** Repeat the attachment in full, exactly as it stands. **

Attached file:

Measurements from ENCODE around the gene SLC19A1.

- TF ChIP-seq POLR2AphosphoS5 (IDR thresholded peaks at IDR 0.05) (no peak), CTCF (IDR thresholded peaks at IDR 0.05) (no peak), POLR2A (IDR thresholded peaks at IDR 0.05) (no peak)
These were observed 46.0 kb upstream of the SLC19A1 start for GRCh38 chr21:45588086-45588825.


Measurements from ENCODE around the gene SLC19A1.

- TF ChIP-seq POLR2AphosphoS5 (IDR thresholded peaks at IDR 0.05) (no peak), CTCF (IDR thresholded peaks at IDR 0.05) (no peak), POLR2A (IDR thresholded peaks at IDR 0.05) (no peak)
These were observed 46.0 kb upstream of the SLC19A1 start for GRCh38 chr21:45588086-45588825.